Where there's life....
Truths have been revealed and yes he did bad things. Took deadly drugs. Many bad things.
I believe his mind and body were taken over by something dark and craving and manipulative and lying.
People say I'm in denial. He's just a bad seed. I shouldn't waste my time and money on him. Cast him aside and let him figure things out on his own. He either will, or he won't.
He'll either live, or die.
But No. TO ME, that approach feels appalling. Abhorrent. Wrong.
He's my son, a sensitive young man who has a disease, the disease of addiction, and symptoms of that disease are doing those bad things. Symptoms of that disease are lying and denial. Symptoms of that disease are using in the face of losing everything. Just like red spots are symptoms of chicken pox, these symptoms prove he is sick.
Sure, I'm ok with him feeling the wreckage of his past. No, I'm not going to help him get his job back. Yes, he owes me lots of money. Lots of amends to be made.
I'm more than fine with his suffering the consequences of his actions. Bring 'em on, in fact.
What I'm not doing:
Watching him suffer in a vacuum.
Throwing him to the curb after detox hoping for him to spiral around the drain long enough to find his bottom.
Telling him he has no home here. (I did that once before.)
Sending him to a boot camp to get broken down in order to get built up -- he is broken down enough.
What I am doing:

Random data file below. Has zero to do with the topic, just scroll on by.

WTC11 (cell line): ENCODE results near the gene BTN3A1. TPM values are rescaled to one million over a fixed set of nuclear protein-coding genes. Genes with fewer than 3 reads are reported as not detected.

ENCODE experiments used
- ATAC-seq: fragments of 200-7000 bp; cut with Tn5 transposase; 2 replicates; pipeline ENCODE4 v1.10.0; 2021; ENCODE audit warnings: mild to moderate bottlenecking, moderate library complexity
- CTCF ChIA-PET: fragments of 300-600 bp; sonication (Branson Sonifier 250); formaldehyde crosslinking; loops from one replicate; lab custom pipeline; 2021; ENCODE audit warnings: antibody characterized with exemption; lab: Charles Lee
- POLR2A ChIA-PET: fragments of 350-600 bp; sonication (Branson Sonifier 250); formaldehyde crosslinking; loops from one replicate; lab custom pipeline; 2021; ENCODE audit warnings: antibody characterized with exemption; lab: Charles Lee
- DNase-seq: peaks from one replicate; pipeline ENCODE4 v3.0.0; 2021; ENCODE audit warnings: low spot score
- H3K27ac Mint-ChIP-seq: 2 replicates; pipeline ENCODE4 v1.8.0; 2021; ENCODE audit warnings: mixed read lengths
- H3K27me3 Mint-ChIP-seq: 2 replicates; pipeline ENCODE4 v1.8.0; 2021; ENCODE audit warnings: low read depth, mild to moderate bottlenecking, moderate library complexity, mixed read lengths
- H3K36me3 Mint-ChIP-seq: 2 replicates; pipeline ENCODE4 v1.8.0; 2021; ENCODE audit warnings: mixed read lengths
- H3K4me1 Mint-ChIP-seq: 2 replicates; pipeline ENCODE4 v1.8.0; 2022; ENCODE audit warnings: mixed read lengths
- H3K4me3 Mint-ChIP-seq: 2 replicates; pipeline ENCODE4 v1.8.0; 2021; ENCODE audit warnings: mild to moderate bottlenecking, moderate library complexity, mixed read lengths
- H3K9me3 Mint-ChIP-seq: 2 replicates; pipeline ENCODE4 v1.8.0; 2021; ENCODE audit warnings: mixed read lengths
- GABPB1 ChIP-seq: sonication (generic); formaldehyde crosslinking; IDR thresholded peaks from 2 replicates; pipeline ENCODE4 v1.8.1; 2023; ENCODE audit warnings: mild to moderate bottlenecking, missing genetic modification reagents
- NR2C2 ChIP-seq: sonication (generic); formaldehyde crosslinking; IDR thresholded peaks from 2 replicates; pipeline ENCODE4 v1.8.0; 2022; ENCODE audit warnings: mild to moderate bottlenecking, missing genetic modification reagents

Making sure to tell him what I saw -- who his addiction caused him to become, the things he did and did not do that affected me, that broke my heart. The lies. The lies. The lies.
Sparing him no detail.
Speaking calmly, no yelling, no casting aspersions...
Recounting his past actions as they apply to me.
Asking him if this is what he wants for his life. If he believes he's moving forward towards his goals and dreams. If he thinks he's as close to his family as he once was. If he thinks things could be better.
Telling him to think about such things and tell me what he thinks should come next. Asking him if he were me what he would do.
Risky business, I know.
He admits he has a problem with drugs. (For the first time ever.)
He tells me he wants to be sober. ("for a while.")
He says he needs help being sober.
He asks if he can get a sober companion, someone who can help him get his footing. Someone who can teach him new ways to live, in real time, every day.
Sure, he could be shoveling loads of stinky shit at me. Perhaps the piles are so high, they cover my eyes and ears. Yes, he could be manipulating me again, I know.
But I'm trying it this way, to see what happens. A couple of weeks of sober coaching.
What makes sense:
Listening (like now, when he's clean and sober)
Holding the hope for him when he can't hold his own.
Granting him the dignity of looking at his own life without my ranting or blaming or shaming.
Praying and meditating and writing and exercising and practicing self compassion.
Day 7 in the trenches. Now we wait and see.